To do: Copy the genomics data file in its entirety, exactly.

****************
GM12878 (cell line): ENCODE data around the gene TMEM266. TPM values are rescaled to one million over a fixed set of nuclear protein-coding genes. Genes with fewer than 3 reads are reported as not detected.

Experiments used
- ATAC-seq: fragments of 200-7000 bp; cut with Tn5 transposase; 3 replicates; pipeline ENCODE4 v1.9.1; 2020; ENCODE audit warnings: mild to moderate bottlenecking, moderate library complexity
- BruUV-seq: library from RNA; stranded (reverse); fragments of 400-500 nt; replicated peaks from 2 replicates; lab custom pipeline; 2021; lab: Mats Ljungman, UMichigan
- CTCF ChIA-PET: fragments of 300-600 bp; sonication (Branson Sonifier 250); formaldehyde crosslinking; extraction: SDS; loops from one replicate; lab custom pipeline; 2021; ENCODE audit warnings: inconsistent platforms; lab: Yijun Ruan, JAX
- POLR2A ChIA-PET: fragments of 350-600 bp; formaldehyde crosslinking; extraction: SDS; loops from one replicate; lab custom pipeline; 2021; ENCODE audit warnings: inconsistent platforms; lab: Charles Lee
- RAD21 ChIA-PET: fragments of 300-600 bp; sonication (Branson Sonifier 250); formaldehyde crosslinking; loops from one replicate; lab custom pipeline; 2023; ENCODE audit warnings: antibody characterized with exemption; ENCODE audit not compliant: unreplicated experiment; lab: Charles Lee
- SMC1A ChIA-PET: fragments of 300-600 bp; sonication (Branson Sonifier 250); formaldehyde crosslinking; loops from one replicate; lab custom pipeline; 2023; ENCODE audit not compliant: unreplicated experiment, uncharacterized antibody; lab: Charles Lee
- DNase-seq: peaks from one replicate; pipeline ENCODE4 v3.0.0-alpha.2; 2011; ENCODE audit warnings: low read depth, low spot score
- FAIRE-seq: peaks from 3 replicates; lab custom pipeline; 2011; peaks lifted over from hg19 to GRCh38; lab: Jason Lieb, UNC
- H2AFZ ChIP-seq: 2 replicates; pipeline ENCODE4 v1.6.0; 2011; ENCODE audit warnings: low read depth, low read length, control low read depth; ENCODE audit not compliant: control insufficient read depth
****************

GM12878 (cell line): ENCODE data around the gene TMEM266. TPM values are rescaled to one million over a fixed set of nuclear protein-coding genes. Genes with fewer than 3 reads are reported as not detected.

Experiments used
- ATAC-seq: fragments of 200-7000 bp; cut with Tn5 transposase; 3 replicates; pipeline ENCODE4 v1.9.1; 2020; ENCODE audit warnings: mild to moderate bottlenecking, moderate library complexity
- BruUV-seq: library from RNA; stranded (reverse); fragments of 400-500 nt; replicated peaks from 2 replicates; lab custom pipeline; 2021; lab: Mats Ljungman, UMichigan
- CTCF ChIA-PET: fragments of 300-600 bp; sonication (Branson Sonifier 250); formaldehyde crosslinking; extraction: SDS; loops from one replicate; lab custom pipeline; 2021; ENCODE audit warnings: inconsistent platforms; lab: Yijun Ruan, JAX
- POLR2A ChIA-PET: fragments of 350-600 bp; formaldehyde crosslinking; extraction: SDS; loops from one replicate; lab custom pipeline; 2021; ENCODE audit warnings: inconsistent platforms; lab: Charles Lee
- RAD21 ChIA-PET: fragments of 300-600 bp; sonication (Branson Sonifier 250); formaldehyde crosslinking; loops from one replicate; lab custom pipeline; 2023; ENCODE audit warnings: antibody characterized with exemption; ENCODE audit not compliant: unreplicated experiment; lab: Charles Lee
- SMC1A ChIA-PET: fragments of 300-600 bp; sonication (Branson Sonifier 250); formaldehyde crosslinking; loops from one replicate; lab custom pipeline; 2023; ENCODE audit not compliant: unreplicated experiment, uncharacterized antibody; lab: Charles Lee
- DNase-seq: peaks from one replicate; pipeline ENCODE4 v3.0.0-alpha.2; 2011; ENCODE audit warnings: low read depth, low spot score
- FAIRE-seq: peaks from 3 replicates; lab custom pipeline; 2011; peaks lifted over from hg19 to GRCh38; lab: Jason Lieb, UNC
- H2AFZ ChIP-seq: 2 replicates; pipeline ENCODE4 v1.6.0; 2011; ENCODE audit warnings: low read depth, low read length, control low read depth; ENCODE audit not compliant: control insufficient read depth